Central Areas

The central area is the hub of the camp and includes indoor and outdoor dining options, a bar, relaxing lounge and a camp fire.


Wi-Fi – Yes
Power for charging – Yes
Swimming pool – No

Habitat & Wildlife

The Liuwa Plain National Park is located on the extreme western edge of Zambia along the Angolan border. The vast plains, formerly the hunting grounds for Lozi kings, was proclaimed a National Park in 1972 and is largely cut off from the rest of the country when the Zambezi floodwaters spread out across the plains between Mongu (the nearest large town) and Kalabo (a small frontier town).

The 3600 sq. km. park is dominated by huge plains, dotted with small woodland islands and since 2003 has been managed by African Parks. It is home to the second largest wildebeest migration (after the Serengeti), which gather on the north-west plains during the start of the dry season and slowly graze their way southwards until the onset of the rains again in November.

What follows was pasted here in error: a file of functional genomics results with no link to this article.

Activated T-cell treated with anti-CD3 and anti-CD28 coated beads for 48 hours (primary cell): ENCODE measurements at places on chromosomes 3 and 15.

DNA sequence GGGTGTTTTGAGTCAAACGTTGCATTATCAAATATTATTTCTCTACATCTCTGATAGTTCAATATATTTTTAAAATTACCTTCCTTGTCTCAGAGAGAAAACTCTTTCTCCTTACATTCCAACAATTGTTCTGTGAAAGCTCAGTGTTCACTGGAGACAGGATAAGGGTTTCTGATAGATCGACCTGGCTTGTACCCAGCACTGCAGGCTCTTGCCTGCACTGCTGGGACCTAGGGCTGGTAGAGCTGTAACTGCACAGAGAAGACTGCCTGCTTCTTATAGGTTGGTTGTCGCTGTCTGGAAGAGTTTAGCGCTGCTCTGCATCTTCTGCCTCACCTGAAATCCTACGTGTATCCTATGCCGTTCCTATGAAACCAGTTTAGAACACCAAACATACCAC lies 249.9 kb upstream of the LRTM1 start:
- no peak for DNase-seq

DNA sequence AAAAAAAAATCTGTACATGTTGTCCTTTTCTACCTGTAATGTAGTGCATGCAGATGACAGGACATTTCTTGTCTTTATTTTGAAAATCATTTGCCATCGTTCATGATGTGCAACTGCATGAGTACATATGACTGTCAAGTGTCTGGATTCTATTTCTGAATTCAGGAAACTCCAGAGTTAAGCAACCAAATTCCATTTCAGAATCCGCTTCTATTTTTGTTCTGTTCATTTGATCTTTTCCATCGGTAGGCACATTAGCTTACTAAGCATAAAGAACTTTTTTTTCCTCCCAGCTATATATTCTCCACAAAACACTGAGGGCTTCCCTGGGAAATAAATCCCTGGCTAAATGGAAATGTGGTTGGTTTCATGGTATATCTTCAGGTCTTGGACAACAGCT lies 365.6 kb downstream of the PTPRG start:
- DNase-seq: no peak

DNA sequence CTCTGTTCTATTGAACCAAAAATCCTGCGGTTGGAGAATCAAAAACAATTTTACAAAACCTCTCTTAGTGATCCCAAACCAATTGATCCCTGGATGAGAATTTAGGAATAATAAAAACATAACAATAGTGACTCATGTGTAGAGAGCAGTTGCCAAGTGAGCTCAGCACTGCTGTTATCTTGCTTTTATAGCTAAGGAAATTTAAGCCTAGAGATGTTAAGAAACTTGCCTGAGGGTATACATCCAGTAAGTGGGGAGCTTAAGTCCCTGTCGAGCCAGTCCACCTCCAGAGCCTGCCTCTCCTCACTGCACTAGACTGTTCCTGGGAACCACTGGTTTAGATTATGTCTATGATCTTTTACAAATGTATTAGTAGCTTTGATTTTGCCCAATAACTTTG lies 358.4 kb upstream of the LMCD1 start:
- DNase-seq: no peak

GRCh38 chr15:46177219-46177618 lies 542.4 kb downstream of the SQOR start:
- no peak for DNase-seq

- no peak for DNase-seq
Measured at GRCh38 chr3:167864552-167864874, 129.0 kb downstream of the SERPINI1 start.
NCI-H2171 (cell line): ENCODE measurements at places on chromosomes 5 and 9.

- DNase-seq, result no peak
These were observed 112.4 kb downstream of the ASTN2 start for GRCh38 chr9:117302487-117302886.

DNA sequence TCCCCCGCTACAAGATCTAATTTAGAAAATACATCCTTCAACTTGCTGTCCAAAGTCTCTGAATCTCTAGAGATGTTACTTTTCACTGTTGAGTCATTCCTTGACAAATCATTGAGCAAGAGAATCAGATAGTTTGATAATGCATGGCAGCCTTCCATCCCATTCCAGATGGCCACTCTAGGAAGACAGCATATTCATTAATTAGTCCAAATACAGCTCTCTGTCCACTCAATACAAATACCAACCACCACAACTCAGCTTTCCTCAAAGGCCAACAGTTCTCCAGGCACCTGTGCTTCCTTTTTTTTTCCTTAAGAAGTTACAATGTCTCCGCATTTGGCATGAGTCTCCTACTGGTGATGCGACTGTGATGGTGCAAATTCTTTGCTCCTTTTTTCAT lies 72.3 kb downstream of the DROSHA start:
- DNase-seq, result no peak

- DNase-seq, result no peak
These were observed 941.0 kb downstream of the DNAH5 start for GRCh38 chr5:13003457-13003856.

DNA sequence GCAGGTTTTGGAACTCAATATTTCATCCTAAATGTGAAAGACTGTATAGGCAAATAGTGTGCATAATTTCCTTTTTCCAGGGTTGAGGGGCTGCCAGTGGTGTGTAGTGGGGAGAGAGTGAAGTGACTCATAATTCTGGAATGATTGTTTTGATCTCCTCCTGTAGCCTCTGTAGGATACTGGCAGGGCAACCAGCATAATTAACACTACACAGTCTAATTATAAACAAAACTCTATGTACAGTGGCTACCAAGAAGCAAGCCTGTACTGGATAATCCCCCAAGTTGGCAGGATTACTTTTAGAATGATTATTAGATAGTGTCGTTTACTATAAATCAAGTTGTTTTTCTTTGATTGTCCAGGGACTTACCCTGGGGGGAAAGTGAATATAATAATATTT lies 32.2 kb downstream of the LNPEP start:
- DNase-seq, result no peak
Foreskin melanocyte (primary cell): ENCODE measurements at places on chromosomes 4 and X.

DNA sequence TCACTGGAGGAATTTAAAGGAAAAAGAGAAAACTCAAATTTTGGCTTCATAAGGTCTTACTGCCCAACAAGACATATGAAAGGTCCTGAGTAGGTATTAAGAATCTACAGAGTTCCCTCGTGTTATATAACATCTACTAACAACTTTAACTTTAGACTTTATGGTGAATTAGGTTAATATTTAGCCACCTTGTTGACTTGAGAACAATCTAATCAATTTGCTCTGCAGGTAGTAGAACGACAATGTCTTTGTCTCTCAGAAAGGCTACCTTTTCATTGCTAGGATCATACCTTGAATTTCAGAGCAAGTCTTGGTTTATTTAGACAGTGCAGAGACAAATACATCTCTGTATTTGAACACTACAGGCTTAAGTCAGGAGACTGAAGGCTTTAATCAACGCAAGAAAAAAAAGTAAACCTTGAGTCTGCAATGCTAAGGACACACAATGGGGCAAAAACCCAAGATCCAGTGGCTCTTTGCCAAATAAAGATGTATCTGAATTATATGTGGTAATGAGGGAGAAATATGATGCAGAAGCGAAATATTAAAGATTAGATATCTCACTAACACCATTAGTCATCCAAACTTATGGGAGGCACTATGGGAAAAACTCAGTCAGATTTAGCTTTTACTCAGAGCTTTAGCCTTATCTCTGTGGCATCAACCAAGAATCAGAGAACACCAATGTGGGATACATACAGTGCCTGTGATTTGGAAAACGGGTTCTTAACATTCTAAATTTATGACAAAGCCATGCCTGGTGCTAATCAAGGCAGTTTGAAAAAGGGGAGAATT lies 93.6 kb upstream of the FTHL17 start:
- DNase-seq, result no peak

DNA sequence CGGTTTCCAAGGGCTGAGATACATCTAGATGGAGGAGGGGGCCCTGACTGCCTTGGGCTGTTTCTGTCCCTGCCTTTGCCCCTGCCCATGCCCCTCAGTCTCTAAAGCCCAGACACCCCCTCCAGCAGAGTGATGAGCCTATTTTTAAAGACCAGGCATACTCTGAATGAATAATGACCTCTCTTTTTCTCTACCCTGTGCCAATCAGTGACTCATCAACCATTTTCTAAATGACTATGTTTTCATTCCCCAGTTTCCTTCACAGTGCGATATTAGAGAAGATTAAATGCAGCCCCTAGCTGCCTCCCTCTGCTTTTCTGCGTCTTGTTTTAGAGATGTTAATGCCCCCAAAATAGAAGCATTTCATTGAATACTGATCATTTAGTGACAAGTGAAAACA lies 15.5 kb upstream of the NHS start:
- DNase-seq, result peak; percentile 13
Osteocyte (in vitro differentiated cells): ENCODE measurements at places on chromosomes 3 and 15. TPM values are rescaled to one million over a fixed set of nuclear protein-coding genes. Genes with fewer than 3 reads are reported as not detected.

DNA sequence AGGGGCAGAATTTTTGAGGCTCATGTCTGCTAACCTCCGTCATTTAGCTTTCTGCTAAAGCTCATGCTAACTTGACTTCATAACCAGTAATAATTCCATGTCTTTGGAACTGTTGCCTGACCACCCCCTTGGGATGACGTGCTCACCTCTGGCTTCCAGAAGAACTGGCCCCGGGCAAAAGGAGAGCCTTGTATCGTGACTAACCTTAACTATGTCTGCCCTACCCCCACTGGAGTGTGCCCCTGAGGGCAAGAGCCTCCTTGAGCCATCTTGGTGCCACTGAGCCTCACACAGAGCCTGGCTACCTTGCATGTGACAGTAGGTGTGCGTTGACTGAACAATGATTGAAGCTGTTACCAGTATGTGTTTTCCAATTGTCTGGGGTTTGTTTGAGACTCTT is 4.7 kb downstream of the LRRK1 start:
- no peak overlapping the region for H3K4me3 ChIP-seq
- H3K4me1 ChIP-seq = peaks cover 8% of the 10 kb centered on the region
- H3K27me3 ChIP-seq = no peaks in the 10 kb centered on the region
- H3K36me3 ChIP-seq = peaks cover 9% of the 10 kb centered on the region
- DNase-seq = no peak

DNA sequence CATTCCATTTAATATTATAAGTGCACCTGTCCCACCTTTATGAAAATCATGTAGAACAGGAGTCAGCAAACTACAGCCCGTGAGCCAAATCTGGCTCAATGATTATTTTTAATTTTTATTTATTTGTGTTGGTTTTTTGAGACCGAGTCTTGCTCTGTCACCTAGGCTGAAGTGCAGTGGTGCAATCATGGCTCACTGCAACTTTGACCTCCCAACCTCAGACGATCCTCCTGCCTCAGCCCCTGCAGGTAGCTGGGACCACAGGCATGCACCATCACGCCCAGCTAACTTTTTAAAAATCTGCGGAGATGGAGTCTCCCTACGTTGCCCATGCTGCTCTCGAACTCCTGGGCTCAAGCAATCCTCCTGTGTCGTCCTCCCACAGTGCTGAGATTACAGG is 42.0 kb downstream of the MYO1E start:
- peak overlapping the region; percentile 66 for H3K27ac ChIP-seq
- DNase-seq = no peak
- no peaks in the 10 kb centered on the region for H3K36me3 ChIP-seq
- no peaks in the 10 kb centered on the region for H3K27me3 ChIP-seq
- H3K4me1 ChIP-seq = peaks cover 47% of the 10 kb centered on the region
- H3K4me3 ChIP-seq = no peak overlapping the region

Aside from the wildebeest, the park has always been a stronghold for oribi and has growing numbers of tsessebe, red lechwe, and zebra. Hyaena have traditionally been the apex predator in the park, but lion and cheetah are also resident and wild dogs were seen for a few years up until 2016 – it is hoped they will return. Other species returning include roan antelope and very occasionally sightings of elephant occur, a sure sign that the protection now afforded by African Parks is starting to pay dividends. Since 2007, African Parks have introduced a number of other species including eland and buffalo.